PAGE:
Sexual Justice?

20 05 2008

Every once in a while, you go through a phase of being completely uninspired to write. There is nothing ‘meaty’ to grab your attention in the news, and with the football season (at least The Championship, for my team) long over, a sense of lingustic apathy can overwhelm even the most ardent writers.

So it was for me. Until I saw this story, hiding away amongst the furore surrounding the 24-week abortion vote, the US elections and various natural disasters. I will be honest, the story threw me slightly. I wasn’t sure what to make of it. Yes, it is a good thing that this man has been granted asylum given what he would have to face otherwise. Yes, the punishments for homosexuality in Iran are irrational, and downright wrong. No, I’m not happy.

Perhaps I’m oversimplifying things here, and if so bear with me. This man, who studied English at university in London, was granted asylum in Britain because to be sent home would have meant his death. Clear so far? Now I don’t want to go on about this but something is slightly off to me. Ama Sumani, who you may remember was sent home to Ghana, despite the drugs and equipment needed to keep her alive being scarce in her home country. She was effectively sent home to die. She had been in Britain on a student visa too.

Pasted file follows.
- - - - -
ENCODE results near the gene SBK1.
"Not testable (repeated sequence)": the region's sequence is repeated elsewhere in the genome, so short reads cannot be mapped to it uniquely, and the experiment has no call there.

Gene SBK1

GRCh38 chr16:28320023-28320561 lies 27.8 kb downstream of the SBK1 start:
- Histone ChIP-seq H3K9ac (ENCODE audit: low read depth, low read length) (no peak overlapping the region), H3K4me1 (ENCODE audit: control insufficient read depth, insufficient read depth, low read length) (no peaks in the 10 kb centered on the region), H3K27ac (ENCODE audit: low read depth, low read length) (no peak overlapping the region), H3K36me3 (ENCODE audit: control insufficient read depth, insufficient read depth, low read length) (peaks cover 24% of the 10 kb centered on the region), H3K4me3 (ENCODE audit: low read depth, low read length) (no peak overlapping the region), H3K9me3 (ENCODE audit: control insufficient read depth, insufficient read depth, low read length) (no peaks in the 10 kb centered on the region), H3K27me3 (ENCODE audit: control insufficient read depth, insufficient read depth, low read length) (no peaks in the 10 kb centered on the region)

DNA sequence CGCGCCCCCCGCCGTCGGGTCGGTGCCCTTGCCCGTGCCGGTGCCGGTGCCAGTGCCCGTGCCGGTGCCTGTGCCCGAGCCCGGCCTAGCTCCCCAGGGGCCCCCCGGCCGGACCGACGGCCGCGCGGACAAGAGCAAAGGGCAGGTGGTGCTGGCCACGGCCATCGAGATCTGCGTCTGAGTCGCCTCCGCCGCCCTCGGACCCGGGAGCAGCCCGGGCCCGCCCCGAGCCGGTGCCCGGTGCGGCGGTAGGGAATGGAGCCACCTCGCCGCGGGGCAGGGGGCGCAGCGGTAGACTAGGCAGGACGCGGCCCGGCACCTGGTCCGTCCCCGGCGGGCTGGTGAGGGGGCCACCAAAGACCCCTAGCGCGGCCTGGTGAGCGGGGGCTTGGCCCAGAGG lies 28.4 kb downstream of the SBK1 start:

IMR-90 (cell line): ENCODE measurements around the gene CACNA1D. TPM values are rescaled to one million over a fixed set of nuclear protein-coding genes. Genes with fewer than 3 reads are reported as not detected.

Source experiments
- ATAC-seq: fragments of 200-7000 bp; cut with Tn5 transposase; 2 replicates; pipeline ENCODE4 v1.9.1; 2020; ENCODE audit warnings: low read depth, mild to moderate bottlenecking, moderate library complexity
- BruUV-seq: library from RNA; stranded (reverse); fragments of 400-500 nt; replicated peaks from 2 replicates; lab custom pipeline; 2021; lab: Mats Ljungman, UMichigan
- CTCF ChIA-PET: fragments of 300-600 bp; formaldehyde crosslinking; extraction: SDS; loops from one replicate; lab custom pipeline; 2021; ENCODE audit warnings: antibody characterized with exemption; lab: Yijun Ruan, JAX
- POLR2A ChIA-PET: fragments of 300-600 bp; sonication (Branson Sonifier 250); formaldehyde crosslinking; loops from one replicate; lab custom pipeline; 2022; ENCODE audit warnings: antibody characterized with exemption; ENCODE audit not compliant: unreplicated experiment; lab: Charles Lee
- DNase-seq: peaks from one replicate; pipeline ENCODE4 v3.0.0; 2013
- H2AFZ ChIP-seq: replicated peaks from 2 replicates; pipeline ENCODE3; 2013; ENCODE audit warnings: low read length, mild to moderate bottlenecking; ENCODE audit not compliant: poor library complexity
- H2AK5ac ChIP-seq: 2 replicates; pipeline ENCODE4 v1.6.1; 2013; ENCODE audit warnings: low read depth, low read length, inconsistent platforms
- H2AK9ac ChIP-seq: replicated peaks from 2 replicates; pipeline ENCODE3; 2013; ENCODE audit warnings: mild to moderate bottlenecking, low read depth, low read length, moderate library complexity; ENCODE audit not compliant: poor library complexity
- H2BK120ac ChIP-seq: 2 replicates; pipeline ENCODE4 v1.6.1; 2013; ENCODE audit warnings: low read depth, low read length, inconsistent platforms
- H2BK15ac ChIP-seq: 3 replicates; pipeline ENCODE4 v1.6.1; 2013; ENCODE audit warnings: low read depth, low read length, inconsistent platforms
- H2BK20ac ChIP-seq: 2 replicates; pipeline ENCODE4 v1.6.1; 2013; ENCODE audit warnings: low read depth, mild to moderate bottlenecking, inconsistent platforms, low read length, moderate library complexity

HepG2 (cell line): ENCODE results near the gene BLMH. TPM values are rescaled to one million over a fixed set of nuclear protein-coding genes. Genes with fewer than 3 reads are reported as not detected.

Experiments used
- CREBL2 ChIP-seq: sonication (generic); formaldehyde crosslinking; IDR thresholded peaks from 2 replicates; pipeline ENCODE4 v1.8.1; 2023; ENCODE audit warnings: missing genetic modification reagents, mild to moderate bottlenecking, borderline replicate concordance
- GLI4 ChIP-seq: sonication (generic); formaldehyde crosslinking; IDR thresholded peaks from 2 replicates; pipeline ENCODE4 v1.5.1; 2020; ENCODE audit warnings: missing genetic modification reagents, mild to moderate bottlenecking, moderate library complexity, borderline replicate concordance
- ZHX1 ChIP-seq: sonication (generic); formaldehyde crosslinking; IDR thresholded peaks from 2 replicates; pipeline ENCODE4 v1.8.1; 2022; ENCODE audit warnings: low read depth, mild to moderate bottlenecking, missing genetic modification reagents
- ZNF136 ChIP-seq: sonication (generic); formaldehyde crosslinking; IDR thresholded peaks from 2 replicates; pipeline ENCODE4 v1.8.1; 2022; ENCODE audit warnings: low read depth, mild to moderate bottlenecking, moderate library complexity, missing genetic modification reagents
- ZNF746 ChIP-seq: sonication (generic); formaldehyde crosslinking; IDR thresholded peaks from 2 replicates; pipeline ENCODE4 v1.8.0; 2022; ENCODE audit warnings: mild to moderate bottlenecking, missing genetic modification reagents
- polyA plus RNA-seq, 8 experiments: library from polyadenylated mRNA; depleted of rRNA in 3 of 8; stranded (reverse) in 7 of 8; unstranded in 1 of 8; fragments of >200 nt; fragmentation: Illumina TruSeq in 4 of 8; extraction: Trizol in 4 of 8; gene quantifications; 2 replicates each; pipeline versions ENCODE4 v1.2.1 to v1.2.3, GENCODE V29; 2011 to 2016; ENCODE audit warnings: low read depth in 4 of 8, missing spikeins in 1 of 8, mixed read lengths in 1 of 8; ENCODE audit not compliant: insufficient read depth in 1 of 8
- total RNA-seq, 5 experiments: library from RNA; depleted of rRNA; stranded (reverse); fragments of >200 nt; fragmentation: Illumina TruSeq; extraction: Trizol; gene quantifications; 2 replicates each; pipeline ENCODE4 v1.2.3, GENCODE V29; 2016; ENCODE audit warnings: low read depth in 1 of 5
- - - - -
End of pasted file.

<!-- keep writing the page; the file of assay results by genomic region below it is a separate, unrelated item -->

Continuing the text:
Now I accept that the causes of death would have been different (one a terminal illness, the other a noose cunningly placed around ones neck), but beyond that I am stuggling to see how different these cases are. Apart from one count. That of the man’s sexuality. That is obviously what has saved this man, and was likely to be a mitigating factor considered when granting him his asylum. What of Ama’s mitigating circumstances, like the point she could not afford care to keep her alive in her home country? They were dismissed, she was packed off home. To die.

I just wish consistancy would play some part in making these decisions. Case-by-case is all very well and good, but there needs to be some marker, some level that those deciding who stays and who goes must work to. If, as in both these cases likelihood of death is deemed to be, let’s say, ‘high’, then the authorities need to either rule with an iron fist, and send them both off home to suffer the consequences; or they allow them to stay. At the moment (as with the current edition of the offside rule- which, you can be certain will be revised again before the European Championships start in a month or so) no-one is really clear on what is needed to grant asylum, and different people are working to different standards. Or so it seems.